Story: A priest, a minister, an imam and a rabbi walk into a bar. The bartender says, “What is this? A joke?”
Ok, I think that joke is funny for a number of reasons, and over the years I’ve learned how hard it is to effectively deliver one. I have so much respect for great stand up comedians because most work exceptionally hard on their acts. I was just listening to an NPR interview with comedian Ken Jeong (you probably recognize him from The Hangover movies). He commented that it “can take 10 years to really write 10 good minutes.” Even when he’s headlining in main rooms, Jeong sneaks off to casinos, open mics, and smaller stand up venues to hear the “up and comers” and fine tune his material. His comedy appears spontaneous but like other memorable performances, it’s totally planned and all about practice, practice, practice.
The Problem: Too many leaders are unconscious about the process of leading. It is separate from title or a job skill. Leadership is a craft, and doesn’t happen by accident for the great ones. So what if all leaders kept exercising and honing their abilities for their role, like the best entertainers or athletes do? There are some common processes every formal leader has to do, regardless of the organization size, market, business model, etc. For example, every leader has to set a course or direction. Everyone in this role needs to coach others. Teaching, recognizing, hiring and firing are all leadership processes that can be practiced.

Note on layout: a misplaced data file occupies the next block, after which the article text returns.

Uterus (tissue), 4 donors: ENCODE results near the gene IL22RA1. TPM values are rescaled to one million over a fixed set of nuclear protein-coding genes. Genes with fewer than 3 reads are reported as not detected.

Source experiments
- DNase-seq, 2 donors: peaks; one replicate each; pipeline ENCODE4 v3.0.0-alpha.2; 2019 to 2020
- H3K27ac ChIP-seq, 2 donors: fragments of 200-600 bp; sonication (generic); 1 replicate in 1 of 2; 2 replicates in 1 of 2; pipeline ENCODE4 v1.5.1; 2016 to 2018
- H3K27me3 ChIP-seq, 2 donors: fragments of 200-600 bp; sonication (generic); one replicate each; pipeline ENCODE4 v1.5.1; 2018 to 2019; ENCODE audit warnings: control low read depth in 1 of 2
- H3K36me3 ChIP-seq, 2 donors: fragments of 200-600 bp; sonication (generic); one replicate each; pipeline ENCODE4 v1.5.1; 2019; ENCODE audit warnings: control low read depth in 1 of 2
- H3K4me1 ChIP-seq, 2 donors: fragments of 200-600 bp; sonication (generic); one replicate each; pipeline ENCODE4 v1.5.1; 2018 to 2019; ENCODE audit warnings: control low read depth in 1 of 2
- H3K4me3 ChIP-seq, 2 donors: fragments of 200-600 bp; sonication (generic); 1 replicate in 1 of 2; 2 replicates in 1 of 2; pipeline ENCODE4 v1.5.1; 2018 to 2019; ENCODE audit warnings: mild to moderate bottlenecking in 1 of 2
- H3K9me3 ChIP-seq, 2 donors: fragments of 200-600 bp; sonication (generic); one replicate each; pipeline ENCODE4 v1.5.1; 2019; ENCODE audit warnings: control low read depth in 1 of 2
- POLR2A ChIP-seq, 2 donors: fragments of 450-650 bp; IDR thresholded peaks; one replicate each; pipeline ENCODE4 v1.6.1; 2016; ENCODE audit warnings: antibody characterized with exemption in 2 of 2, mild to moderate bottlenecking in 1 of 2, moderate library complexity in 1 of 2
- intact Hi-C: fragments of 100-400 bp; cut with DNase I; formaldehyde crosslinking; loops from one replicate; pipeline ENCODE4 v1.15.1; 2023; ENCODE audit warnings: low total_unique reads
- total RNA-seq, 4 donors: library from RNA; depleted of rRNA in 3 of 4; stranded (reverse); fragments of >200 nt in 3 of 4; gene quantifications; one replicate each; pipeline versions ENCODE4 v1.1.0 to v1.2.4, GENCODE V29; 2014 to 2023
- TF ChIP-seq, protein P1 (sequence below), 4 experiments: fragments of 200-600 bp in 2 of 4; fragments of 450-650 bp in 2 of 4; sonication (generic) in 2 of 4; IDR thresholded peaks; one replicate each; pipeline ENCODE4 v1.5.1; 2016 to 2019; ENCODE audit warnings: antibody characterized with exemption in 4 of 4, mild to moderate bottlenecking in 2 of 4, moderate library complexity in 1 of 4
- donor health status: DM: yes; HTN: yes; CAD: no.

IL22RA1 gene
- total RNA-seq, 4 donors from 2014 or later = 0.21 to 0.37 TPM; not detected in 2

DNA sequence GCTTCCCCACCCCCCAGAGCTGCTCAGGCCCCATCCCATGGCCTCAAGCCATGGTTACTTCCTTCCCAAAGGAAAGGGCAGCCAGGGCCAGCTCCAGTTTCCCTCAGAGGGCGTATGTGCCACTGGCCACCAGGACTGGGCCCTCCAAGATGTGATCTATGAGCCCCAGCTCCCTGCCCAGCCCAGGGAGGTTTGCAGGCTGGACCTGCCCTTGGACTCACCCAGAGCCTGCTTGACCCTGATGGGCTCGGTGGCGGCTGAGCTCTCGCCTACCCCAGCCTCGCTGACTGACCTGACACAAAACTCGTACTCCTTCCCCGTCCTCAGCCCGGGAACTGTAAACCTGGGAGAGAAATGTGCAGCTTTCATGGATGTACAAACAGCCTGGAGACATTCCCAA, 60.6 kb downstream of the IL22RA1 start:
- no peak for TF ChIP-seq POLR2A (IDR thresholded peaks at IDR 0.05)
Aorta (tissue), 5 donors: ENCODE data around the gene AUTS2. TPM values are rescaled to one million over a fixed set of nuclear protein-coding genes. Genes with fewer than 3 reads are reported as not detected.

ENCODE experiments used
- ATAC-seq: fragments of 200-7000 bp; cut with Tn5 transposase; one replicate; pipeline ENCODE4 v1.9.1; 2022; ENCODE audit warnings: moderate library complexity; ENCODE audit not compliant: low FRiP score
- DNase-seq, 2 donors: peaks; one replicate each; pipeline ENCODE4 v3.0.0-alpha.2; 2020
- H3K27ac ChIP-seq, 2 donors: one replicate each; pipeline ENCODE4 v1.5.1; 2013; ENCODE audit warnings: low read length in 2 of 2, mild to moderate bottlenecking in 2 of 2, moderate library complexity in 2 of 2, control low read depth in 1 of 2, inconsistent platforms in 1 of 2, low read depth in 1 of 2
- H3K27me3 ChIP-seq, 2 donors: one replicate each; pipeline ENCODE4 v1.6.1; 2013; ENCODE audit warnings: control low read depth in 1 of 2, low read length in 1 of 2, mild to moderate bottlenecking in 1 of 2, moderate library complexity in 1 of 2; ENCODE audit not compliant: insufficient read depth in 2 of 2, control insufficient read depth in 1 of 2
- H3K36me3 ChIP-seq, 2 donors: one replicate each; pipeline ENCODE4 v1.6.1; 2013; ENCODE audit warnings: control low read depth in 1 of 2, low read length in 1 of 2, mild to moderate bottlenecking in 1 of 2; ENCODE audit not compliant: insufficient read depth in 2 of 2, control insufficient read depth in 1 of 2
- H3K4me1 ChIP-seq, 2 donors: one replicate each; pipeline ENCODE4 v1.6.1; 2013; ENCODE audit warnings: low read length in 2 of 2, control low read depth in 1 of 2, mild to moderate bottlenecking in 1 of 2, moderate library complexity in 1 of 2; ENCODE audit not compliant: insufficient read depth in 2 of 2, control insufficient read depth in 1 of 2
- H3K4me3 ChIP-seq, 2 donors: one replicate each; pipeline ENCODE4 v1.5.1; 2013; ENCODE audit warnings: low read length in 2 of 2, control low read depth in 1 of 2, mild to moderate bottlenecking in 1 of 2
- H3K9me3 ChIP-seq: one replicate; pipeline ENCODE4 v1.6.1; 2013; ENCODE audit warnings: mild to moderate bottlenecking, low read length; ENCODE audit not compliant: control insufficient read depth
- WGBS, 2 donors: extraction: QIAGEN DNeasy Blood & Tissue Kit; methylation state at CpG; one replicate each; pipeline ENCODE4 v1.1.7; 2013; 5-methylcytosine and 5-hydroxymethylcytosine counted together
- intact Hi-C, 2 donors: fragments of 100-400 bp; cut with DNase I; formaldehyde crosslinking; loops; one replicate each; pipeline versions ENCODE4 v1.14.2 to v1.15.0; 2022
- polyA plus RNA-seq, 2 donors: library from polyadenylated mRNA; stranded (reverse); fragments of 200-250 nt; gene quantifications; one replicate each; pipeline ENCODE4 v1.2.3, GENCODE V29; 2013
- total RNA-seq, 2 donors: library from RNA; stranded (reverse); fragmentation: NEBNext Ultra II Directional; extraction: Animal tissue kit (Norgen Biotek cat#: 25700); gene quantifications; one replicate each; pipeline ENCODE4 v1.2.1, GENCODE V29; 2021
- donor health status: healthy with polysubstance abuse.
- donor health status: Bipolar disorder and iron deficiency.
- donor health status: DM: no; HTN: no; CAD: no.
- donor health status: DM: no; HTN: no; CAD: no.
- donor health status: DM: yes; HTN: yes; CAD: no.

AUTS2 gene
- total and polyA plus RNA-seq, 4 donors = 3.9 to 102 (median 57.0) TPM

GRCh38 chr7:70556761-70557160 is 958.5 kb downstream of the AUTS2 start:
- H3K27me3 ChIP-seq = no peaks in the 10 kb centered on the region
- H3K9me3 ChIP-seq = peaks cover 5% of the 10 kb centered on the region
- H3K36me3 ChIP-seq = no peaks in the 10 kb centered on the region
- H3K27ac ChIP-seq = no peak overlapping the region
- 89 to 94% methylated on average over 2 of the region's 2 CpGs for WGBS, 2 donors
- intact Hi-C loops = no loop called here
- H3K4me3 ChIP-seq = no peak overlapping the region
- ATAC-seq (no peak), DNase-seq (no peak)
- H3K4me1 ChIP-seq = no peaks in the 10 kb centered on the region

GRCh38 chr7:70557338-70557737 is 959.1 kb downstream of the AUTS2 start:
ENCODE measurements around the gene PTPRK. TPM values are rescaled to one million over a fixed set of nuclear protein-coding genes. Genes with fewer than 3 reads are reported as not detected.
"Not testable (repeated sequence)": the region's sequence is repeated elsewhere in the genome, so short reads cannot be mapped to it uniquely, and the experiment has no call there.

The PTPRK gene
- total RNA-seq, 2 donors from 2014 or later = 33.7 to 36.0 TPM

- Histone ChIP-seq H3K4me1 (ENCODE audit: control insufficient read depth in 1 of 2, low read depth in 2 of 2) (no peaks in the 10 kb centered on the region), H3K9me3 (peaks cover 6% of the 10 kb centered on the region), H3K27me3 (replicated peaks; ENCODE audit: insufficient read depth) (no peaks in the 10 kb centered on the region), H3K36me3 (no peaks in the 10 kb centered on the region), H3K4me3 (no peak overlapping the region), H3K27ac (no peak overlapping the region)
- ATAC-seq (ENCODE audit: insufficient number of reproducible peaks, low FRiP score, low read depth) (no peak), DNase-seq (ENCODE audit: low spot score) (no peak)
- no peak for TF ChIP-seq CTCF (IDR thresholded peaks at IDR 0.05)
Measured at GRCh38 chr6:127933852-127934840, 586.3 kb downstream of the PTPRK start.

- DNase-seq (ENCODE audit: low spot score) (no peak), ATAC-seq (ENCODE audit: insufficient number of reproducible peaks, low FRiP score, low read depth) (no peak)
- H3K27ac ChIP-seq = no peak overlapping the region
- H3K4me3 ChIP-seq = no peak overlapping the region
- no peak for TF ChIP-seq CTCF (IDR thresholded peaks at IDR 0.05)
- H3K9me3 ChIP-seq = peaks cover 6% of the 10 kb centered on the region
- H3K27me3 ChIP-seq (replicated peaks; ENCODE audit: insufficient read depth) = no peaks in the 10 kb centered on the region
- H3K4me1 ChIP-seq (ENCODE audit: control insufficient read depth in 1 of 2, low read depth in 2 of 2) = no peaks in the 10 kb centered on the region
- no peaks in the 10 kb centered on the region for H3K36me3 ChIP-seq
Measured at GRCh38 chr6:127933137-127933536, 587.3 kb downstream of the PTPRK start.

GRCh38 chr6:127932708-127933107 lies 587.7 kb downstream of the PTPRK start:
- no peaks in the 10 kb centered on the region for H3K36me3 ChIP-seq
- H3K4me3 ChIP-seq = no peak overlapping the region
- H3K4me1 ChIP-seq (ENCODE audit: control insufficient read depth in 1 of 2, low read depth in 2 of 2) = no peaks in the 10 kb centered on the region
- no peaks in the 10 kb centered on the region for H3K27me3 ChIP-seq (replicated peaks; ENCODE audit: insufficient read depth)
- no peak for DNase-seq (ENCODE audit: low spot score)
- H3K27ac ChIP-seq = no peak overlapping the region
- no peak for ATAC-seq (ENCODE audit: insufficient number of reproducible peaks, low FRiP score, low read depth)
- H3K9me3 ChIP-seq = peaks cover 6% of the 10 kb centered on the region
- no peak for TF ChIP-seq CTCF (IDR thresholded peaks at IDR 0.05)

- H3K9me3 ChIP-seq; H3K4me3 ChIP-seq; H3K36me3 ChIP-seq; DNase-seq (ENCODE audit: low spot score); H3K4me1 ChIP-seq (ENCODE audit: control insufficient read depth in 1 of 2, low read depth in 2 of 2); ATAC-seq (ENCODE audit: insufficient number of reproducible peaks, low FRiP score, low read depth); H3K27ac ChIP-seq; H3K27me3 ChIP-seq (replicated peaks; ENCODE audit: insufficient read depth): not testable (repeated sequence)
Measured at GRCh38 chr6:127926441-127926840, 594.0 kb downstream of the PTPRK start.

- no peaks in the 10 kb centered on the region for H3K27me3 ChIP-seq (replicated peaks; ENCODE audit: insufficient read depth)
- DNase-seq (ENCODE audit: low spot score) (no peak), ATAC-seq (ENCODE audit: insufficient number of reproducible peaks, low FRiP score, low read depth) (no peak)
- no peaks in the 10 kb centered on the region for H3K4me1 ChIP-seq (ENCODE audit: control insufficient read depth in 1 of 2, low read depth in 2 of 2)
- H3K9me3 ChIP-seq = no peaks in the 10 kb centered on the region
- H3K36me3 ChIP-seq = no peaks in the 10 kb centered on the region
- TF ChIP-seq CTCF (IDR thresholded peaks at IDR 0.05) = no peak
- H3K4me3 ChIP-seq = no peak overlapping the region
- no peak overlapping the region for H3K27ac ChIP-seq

The Solution: Consider leadership as a craft and give thought to the merit of practicing it. Like the very best at anything, never accept good enough or unpredictable variation of your leadership performance as acceptable.
If this information is helpful, here’s how you might apply it:
- Just start with one leadership practice (like coaching), outline the steps for doing it well, and practice. Go from there.
- Just for fun, let’s check out Jeong’s Netflix special (Full disclosure: I haven’t seen it yet, but the trailer suggests it’s for mature audiences).
One Millennial View: Leaders should be aware that their employees are learning both positives and negatives from them as well, whether they’re trying to be mentors or not. If a leader is practicing, adjusting and and applying new processes, they’re simultaneously teaching these actions. If leaders operate with the “if it ain’t broke don’t fix it” mindset, then that gets passed along too. So, if coach doesn’t go to practice, neither do the players.
Edited and published by Garrett Rubis